PAOLA — The city of Paola and USD 368 have both agreed to ask voters on Nov. 2 to approve the creation of a joint recreation commission.

The wording of the ballot question was approved by both entities via resolutions passed in August.

The ballot question will read:

Shall the following be adopted?

Should the Paola Unified School District #368 and the City of Paola create a joint Recreation System, with an initial levy of one mill through the school district taxing authority and such levy to only be increased as needed and allowed by state law, to provide for recreational needs of all ages, allow for a separate means by which to oversee recreational activities, and fund a number of current and future recreational functions within the Paola Unified School District 368 and the City of Paola, pursuant to the provisions of KSA 12-1922 et seq.?

The possibility of a joint rec commission in Paola has been discussed for years, but the issue has come to the forefront recently since Paola now owns the ballfields in Wallace Park and is considering constructing a new sports complex there.

The recent unification of local sports programs under the Paola Youth Sports umbrella also has helped the cause.

City and school district officials said state statute prohibits them from campaigning or asking people to vote “yes,” but they are allowed to distribute factual information and answer questions.

Officials were doing just that during the Paola Rotary Club meeting Thursday, Sept. 30. Paola USD 368 Superintendent Matt Meek spoke about the proposed recreation commission, along with Paola City Manager Sid Fleming, Paola City Council member Trent Upshaw and Justin Smail with Paola Youth Sports.

Meek, Fleming and Upshaw were members of a joint task force that was started earlier this year to look at the creation of a recreation commission. Their fellow members included Scott Golubski, Jody Garrison, Lacey Kane and Lisa Collier.

The task force concluded the best option was to propose the creation of a recreation commission by establishing a 1-mill levy using the school district’s tax base because it is bigger than the city’s. The mill would generate about $180,000 per year, officials estimate. Using the city’s tax base, it would drop to about $60,000.

State statute limits the first-year mill levy to one mill, but the mill levy could be increased by one mill per year up to a maximum of four mills, officials said.

The task force has created an informational sheet of frequently asked questions that it plans to distribute to community members. The sheet was reviewed during the Sept. 30 meeting of the Paola Rotary Club.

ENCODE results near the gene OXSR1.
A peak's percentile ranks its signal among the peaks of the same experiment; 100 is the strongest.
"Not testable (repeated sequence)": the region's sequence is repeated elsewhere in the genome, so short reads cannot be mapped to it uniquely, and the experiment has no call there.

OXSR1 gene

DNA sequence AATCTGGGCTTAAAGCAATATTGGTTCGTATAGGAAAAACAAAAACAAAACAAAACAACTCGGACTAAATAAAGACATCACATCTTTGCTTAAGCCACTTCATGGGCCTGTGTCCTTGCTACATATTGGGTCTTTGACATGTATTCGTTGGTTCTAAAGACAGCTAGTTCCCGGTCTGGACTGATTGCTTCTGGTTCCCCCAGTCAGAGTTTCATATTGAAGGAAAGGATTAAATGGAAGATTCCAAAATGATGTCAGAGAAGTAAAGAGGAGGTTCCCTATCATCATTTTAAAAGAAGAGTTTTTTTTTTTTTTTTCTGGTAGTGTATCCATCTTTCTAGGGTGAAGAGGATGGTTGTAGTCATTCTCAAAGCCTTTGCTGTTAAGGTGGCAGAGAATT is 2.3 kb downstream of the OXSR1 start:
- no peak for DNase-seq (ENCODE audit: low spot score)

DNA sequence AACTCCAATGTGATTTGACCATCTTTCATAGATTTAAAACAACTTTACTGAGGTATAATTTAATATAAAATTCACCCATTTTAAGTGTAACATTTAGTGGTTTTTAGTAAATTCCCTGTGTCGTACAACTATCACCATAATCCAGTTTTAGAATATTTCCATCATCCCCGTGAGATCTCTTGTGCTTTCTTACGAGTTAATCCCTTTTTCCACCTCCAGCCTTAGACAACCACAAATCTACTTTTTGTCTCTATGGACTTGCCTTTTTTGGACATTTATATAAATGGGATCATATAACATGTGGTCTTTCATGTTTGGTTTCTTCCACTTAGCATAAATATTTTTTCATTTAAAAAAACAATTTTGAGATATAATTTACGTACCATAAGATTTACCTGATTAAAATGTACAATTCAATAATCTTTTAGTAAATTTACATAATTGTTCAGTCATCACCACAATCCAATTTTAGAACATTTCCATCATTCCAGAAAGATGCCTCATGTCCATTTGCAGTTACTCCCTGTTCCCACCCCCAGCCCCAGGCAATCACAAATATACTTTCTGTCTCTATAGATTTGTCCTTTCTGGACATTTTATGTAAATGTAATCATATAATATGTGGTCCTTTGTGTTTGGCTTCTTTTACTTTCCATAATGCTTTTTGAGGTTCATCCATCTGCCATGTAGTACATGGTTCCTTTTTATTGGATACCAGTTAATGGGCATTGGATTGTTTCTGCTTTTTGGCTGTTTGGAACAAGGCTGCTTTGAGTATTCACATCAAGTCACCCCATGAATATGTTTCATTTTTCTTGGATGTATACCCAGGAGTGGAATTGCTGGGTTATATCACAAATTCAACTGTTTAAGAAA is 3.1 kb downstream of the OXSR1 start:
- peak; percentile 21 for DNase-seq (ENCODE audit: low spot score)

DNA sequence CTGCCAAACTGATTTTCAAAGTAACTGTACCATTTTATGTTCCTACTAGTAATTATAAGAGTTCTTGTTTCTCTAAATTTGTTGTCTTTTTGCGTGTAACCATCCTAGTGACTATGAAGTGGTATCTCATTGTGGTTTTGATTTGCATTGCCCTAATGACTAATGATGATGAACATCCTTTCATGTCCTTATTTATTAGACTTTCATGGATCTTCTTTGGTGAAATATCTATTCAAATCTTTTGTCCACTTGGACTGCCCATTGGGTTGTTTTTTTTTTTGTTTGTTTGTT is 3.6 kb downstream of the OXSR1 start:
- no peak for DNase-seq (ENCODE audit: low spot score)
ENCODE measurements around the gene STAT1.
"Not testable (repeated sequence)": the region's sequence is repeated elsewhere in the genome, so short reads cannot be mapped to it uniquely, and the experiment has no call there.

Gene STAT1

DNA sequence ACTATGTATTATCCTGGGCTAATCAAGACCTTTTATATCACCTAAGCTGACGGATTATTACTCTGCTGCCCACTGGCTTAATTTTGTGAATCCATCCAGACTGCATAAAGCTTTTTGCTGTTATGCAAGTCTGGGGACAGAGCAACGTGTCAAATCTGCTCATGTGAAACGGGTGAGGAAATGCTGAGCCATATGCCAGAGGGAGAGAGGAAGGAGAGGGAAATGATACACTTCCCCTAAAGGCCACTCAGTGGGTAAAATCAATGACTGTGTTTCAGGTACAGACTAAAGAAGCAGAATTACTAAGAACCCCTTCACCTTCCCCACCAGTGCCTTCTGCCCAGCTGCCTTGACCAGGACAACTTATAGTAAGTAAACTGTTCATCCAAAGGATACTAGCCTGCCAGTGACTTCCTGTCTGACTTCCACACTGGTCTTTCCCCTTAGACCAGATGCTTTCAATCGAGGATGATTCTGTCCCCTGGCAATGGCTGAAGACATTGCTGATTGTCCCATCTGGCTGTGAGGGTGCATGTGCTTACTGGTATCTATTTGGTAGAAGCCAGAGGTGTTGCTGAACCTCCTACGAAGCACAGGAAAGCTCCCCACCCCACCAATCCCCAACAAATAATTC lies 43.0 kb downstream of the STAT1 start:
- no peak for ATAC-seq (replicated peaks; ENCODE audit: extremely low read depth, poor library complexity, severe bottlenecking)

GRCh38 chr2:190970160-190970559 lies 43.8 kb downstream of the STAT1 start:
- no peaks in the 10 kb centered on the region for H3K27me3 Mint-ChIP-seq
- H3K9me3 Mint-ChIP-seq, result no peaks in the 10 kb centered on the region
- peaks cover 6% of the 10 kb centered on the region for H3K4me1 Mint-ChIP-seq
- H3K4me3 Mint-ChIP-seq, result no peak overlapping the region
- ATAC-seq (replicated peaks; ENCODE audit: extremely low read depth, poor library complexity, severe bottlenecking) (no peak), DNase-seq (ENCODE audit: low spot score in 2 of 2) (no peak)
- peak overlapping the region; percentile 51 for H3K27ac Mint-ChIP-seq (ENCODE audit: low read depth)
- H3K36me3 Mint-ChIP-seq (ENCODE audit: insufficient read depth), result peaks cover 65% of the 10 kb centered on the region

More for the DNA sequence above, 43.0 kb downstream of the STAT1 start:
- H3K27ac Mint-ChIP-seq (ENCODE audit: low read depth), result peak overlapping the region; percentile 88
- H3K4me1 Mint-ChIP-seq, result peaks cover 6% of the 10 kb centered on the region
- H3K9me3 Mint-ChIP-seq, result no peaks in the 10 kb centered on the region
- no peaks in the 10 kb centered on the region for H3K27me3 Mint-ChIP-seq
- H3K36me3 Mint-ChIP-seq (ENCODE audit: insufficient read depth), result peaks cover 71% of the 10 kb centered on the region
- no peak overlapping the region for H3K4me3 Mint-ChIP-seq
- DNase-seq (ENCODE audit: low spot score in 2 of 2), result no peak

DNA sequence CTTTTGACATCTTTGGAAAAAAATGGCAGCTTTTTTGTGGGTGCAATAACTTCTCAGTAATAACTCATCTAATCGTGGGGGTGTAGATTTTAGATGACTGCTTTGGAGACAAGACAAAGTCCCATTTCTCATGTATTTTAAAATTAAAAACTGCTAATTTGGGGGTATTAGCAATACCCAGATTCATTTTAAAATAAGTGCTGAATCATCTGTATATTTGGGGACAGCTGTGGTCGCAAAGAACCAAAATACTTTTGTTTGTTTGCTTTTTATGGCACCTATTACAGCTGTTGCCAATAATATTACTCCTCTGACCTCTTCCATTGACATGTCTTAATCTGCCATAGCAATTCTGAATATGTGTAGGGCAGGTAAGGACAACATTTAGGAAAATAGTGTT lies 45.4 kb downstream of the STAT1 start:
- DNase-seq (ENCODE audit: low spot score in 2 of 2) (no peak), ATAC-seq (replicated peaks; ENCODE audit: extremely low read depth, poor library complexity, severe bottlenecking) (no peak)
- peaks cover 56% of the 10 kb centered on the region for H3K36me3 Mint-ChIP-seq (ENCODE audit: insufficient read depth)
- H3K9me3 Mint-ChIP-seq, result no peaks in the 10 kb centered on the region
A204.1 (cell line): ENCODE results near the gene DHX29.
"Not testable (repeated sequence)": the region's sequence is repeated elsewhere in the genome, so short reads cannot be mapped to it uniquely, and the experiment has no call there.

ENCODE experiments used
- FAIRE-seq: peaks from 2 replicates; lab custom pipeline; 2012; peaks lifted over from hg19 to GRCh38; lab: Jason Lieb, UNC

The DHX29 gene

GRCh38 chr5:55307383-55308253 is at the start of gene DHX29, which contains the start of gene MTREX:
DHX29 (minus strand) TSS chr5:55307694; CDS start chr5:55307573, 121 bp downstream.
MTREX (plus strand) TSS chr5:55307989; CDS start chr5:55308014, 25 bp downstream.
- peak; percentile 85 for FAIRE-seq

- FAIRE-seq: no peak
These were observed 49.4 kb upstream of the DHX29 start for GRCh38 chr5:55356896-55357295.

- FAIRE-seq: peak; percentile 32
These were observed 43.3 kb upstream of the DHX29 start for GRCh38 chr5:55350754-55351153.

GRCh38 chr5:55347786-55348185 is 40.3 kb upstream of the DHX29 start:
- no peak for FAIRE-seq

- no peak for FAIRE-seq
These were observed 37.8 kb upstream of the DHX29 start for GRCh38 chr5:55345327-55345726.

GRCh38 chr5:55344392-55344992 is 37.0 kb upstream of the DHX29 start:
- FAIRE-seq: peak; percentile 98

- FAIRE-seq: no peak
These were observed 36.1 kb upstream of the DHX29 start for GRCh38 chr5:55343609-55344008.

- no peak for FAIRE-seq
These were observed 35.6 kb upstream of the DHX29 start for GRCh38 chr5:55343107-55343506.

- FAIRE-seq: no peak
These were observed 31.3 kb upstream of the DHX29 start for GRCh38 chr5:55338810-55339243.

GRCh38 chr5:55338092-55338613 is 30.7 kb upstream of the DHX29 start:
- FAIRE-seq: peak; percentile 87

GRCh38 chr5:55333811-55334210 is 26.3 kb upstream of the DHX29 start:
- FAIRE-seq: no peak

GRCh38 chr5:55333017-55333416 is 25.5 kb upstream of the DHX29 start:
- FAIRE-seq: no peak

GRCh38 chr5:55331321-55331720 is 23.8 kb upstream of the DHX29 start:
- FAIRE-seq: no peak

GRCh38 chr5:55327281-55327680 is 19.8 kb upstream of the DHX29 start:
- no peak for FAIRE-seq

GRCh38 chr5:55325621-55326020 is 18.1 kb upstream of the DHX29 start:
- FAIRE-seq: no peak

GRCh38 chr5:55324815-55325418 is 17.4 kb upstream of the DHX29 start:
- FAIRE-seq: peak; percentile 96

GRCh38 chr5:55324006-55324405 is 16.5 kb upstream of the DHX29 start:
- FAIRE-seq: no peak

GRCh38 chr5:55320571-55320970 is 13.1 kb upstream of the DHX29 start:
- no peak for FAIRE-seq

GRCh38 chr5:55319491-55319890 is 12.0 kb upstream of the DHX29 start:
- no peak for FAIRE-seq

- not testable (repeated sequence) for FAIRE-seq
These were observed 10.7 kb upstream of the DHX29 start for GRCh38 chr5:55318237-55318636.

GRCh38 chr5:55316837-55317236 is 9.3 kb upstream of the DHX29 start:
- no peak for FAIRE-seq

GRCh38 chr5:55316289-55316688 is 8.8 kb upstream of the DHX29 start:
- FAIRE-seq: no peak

The sheet states that community members have carried the weight for Paola recreation opportunities for years, but the volunteer base has dwindled as sporting options have increased, and many community members recognize the growing need to expand recreational activity options to a wider range of participants.

Meek said that goes beyond youth athletics and includes things like adult education classes, daddy-daughter dances and more. According to the sheet, possible activities include adult softball and flag football, family fun nights, day trips for seniors and summer educational camps for kids.

Smail said a recreation commission would make the logistics of signing up for activities easier and would improve the efficiency of the entire process. He also thinks the time is right because Paola Youth Sports has already brought all of the sports except for the Paola Wrestling Club under one umbrella.

“It kind of feels like the stars are aligned at this point for it to happen,” Smail said. “It feels like people want it.”

The sheet points out that similar recreation commissions already exist in Louisburg, Spring Hill, Ottawa, Wellsville and Baldwin City. Meek said the Osawatomie Recreation Commission has a bit of a different setup.

“Everyone around us has one,” Upshaw said.

If the recreation commission ballot question passes, the entity still won’t be able to levy the tax until July 1, 2022, when it is added to the school district’s budget, and the commission won’t see tax revenue until January 2023. In the meantime, Meek said the details of the recreation commission would be worked out, including the creation of a board. The rec commission board would have two members from the city, two from the school district, and one at large.

Officials said the recreation commission would hire a recreation director to conduct daily operations and administer programming.

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